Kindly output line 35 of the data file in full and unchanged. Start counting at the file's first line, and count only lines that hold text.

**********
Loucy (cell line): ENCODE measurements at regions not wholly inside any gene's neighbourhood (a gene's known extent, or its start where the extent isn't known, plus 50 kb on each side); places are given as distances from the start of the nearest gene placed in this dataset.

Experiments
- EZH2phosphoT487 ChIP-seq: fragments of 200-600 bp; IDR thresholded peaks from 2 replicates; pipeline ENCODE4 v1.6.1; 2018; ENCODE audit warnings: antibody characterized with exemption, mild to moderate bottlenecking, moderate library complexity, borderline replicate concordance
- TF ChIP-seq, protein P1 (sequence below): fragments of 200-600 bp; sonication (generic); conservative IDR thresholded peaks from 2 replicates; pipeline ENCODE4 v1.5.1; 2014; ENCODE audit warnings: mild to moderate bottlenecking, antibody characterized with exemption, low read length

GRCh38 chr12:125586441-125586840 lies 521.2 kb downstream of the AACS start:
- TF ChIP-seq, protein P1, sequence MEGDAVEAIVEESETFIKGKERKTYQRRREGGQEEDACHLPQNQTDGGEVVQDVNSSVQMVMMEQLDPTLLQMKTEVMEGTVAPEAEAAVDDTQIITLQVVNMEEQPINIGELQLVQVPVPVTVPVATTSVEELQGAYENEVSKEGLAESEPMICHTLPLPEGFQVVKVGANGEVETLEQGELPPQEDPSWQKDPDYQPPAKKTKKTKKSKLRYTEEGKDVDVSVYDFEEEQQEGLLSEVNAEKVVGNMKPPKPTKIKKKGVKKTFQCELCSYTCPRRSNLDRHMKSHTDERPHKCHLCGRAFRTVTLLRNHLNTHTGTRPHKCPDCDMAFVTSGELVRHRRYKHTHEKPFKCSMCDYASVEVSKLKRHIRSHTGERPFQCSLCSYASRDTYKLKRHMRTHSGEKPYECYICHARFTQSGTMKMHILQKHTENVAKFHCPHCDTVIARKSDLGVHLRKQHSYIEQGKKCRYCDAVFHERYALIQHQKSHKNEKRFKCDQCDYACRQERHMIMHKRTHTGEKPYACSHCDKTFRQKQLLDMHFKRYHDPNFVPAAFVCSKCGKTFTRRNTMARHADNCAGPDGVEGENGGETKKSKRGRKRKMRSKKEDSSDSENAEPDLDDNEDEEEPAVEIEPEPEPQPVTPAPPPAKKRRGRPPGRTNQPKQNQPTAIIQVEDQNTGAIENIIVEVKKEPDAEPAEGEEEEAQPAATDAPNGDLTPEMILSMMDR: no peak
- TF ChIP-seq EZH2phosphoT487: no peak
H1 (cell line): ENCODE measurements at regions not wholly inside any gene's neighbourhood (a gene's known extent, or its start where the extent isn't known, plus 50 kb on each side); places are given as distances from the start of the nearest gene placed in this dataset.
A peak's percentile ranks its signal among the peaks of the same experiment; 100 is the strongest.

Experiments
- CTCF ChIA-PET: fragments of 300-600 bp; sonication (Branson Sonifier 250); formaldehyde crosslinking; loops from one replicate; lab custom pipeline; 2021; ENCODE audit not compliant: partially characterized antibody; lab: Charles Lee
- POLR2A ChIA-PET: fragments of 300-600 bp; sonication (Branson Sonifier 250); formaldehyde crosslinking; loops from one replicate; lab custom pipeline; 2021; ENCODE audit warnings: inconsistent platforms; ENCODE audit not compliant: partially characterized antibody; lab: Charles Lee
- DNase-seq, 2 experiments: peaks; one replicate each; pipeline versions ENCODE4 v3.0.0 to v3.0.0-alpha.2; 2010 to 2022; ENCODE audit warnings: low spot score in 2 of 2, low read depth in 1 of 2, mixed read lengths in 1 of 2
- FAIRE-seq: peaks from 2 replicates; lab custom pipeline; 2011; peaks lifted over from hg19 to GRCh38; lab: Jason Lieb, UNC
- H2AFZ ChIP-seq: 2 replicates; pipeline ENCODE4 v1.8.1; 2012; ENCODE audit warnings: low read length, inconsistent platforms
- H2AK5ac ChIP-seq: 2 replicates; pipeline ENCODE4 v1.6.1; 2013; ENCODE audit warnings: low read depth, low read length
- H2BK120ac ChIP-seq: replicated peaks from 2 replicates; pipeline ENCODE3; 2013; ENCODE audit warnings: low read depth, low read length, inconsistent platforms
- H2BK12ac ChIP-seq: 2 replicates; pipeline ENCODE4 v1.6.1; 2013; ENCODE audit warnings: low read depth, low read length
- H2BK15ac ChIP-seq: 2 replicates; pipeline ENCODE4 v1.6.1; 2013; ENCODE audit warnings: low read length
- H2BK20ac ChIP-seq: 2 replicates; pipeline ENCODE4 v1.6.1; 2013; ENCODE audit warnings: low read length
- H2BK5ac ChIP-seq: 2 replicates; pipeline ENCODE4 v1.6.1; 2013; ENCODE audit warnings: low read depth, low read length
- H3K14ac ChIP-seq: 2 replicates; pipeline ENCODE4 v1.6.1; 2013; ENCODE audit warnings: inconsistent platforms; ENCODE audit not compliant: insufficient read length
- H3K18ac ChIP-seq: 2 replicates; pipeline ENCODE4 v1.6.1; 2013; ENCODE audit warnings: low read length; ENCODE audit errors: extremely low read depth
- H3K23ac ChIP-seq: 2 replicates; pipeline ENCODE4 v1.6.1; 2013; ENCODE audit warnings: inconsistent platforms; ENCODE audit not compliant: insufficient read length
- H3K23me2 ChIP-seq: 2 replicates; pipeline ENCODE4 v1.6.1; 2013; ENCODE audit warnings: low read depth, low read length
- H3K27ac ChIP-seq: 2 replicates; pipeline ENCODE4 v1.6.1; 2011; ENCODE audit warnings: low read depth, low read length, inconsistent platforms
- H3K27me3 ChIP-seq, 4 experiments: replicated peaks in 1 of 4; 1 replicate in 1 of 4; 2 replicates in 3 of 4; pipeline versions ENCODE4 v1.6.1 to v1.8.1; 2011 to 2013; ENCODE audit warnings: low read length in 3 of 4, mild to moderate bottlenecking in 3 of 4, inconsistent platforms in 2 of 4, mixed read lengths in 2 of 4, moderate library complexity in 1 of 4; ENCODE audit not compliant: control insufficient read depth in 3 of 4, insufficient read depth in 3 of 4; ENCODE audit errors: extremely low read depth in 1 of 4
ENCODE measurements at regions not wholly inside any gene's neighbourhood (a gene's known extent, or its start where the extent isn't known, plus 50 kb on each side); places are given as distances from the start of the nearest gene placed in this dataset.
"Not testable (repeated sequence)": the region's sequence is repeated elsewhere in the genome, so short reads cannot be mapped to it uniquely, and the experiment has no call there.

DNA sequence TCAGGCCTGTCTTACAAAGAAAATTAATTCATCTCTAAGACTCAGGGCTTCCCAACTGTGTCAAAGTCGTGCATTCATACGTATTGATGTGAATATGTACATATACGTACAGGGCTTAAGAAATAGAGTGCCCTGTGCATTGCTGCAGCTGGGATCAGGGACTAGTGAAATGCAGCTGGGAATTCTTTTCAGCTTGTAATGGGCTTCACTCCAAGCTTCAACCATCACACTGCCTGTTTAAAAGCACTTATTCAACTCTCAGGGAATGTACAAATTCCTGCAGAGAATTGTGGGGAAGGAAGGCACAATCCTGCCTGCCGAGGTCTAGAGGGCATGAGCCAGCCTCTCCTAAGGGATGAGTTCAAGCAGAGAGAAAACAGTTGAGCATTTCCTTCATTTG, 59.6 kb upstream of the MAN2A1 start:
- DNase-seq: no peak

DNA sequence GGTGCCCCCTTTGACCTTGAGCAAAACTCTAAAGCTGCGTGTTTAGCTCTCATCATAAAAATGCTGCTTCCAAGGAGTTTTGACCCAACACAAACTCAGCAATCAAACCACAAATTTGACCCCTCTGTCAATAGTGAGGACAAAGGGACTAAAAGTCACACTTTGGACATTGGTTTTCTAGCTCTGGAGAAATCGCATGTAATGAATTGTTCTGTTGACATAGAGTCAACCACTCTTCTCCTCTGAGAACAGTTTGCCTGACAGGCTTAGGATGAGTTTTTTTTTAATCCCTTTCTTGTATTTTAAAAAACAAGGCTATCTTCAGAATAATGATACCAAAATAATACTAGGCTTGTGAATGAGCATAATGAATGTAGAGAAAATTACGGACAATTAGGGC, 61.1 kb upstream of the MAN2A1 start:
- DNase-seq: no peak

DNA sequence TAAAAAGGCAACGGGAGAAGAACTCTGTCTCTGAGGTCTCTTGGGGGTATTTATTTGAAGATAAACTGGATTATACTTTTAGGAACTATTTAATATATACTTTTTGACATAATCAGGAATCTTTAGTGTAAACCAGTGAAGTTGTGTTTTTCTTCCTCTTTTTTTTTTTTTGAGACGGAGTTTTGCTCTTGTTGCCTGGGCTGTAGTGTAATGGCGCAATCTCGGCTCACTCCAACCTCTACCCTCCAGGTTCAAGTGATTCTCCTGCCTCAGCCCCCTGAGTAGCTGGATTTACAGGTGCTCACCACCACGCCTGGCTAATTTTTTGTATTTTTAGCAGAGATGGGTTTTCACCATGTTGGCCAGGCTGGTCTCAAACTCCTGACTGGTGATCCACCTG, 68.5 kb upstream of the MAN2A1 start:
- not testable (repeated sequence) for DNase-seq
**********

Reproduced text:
- not testable (repeated sequence) for DNase-seq